Colorado

Charters at top, bottom of DPS ratings

New charter schools rank at the very top – and the very bottom – of Denver’s latest school report cards released Thursday.

West Denver Prep’s Harvey Park campus, the first replication for the high-scoring charter network, topped the list of all city schools on DPS’ School Performance Framework, which considers achievement and growth on state tests along with factors such as student attendance and parent satisfaction.

The Harvey Park campus achieved 98 percent of possible points on the SPF, the highest score ever, while the original West Denver Prep campus achieved 88 percent – ranking it no. 4 on the schools’ list. Both campuses are in southwest Denver.

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At the other end of the spectrum is Manny Martinez Middle School, an Edison charter school that, like the Harvey Park campus, opened in fall 2009. Both charters are middle schools sharing space in traditional school buildings.

But the similarities appear to end there. Martinez achieved only 5 percent of possible points on the SPF, the lowest score of any school in the three-year history of the ratings.

‘Completely unacceptable’ performance

And while DPS Superintendent Tom Boasberg will highlight the achievement of West Denver Prep in a morning news conference at the Harvey Park campus, he’s taking a stern tone about Martinez.

* DPS this year created a subcategory of Accredited on Watch, called Accredited on Priority Watch, to spotlight the lowest-performing schools in the Watch category. It also better aligns with the state school ratings to be released in December. Of the 61 Watch schools, 22 are on Priority Watch.

Boasberg said DPS is talking with Edison “about what’s needed to see significant improvement” at Martinez, located inside West High School in downtown Denver.

“I think kids in this area need to see a dramatically better option this year,” he said Wednesday. “I think the performance is completely unacceptable.”

Some school board members, including Arturo Jimenez, who represents the area, voiced concerns about using Martinez as the default middle school for students who previously attended nearby Greenlee K-8.

DPS board members voted last November to approve a turnaround plan for Greenlee that removed middle school grades this fall. Those students are given the choice of Martinez or, further away, Dora Moore School.

Click here to see the presentation to the DPS board, including how the SPF is compiled and dollars attached for staff.

Boasberg said DPS has shown its willingness to intervene in low-performing schools, including charters. In the past two years, the district has closed or restructured its five lowest-scoring charters on the SPF – Amandla, Data, Skyline, P.S. 1 and Northeast Academy.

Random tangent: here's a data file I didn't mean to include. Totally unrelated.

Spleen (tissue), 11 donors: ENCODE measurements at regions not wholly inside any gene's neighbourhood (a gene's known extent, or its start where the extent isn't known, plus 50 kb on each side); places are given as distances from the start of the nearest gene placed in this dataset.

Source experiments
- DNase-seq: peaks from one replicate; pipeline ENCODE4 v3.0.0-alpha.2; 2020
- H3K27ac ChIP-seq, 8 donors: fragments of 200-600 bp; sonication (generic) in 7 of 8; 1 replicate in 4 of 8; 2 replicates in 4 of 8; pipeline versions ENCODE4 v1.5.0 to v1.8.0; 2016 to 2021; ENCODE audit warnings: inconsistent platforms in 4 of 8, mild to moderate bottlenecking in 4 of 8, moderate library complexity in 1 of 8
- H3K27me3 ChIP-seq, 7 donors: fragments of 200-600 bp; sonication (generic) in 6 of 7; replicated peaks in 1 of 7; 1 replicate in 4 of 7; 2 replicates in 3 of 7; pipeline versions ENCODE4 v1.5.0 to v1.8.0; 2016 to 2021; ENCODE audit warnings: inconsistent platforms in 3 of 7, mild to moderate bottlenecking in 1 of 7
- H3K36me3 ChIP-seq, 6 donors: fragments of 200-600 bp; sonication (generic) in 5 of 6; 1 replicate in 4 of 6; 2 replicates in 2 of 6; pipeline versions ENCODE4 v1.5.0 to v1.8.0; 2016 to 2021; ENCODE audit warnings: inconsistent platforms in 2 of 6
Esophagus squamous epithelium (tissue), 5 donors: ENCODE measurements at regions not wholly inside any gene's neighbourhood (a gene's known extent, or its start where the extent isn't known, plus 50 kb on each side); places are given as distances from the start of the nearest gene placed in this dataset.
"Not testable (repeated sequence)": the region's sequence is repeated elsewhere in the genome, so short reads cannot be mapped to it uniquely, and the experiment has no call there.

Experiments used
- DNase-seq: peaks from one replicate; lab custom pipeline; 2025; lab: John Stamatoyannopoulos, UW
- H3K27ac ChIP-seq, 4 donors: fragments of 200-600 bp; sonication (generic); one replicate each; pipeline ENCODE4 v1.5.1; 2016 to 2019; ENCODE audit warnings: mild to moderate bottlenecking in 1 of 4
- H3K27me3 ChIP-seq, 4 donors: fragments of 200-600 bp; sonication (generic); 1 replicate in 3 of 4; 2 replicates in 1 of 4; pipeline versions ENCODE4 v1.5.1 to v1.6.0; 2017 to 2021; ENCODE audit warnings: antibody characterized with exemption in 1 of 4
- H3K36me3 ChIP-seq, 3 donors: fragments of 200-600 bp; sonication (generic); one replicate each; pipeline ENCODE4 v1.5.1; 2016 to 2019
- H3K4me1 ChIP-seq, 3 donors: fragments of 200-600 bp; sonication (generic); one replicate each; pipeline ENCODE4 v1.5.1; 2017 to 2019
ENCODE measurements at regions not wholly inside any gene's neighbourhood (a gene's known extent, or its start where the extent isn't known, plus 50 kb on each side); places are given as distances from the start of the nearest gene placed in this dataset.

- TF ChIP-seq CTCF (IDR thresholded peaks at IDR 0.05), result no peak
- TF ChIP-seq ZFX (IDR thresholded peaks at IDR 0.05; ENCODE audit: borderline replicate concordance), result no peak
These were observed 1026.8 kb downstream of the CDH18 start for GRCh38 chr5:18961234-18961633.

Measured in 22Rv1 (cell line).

“We have a single accountability framework that treats all schools equally, district-run or charter,” he said. “And we have full capability with both district-run schools and charter schools that are not meeting student needs to intervene as necessary.”

Progress at the bottom

Thursday’s SPF ratings for 132 traditional schools, including charters, and 11 alternative campuses mark the third annual release of the school report cards.

Schools are given one of four possible ratings – Distinguished, Meets Expectations, Accredited on Watch or Accredited on Probation.

Click on graphic to enlarge.

Since 2008, the number and percent of schools given the top rating of Distinguished has increased slightly, from ten schools in the first year to 12 this year.

But the biggest movement has come in the lowest category of Accredited on Probation, also known as the “red” schools.

In 2008, 30 traditional and five alternative schools were given that rating, or 24 percent of all schools. In 2010, that’s dropped to 12 percent or 14 traditional and three alternative schools.

Boasberg credits the focus on closing or reforming the lowest-performing schools, plans that have sparked heated opposition in some communities.

“I think that really shows the turnaround strategies are working,” he said. “We know the turnaround strategies are politically controversial. But we’re seeing in these two years a dramatic reduction in our lowest-performing schools.”

That “is really helping lead to the significant increase in growth that we’re seeing across the district” on state exams, he added.

Results of the Colorado Student Assessment Program released last month show Denver’s overall growth in reading, writing and math is more than double that of the statewide average since 2005.

Interventions, incentives tied to ratings

Of the 14 traditional “red” schools on the 2010 list, seven already are slated for closure or are in the midst of reform work.

Click on graphic to enlarge.

That includes Rishel Middle School, which will end its program after this year, and Montbello High School, the lowest-scoring high school on the SPF, which is slated to receive federal turnaround dollars.

The other seven schools include the new Kunsmiller Creative Arts Academy, which shares a building with West Denver Prep’s Harvey Park campus, and a neighborhood school in the “red” for a third straight year – Oakland Elementary in far northeast Denver.

Boasberg said any “red” schools that haven’t already received a visit from a Colorado Department of Education diagnostic team can expect one.

“The primary purpose of the school performance framework is really to help school communities -teachers and principals and parents – understand where the school is succeeding and also understand where the school needs improvement,” he said.

“And to give the level of information and detail and disaggregation that allows schools to plan how to make sure they’re … maintaining their areas of success and focusing on their areas that need improvement.”

The SPF ratings also are used to determine some performance pay for teachers and principals in DPS. Charter schools do not participate in either the teacher or principal plans, known as ProComp.

Nancy Mitchell can be reached at nmitchell@ednewscolorado.org.


School safety

Hiring more security officers in Memphis after school shootings could have unintended consequences

PHOTO: Jahi Chikwendiu/The Washington Post/Getty Images

Tennessee’s largest district, Shelby County Schools, is slated to add more school resource officers under the proposed budget for next school year.

Superintendent Dorsey Hopson earmarked $2 million to hire 30 school resource officers in addition to the 98 already in some of its 150-plus schools. The school board is scheduled to vote on the budget Tuesday.

But an increase in law enforcement officers could have unintended consequences.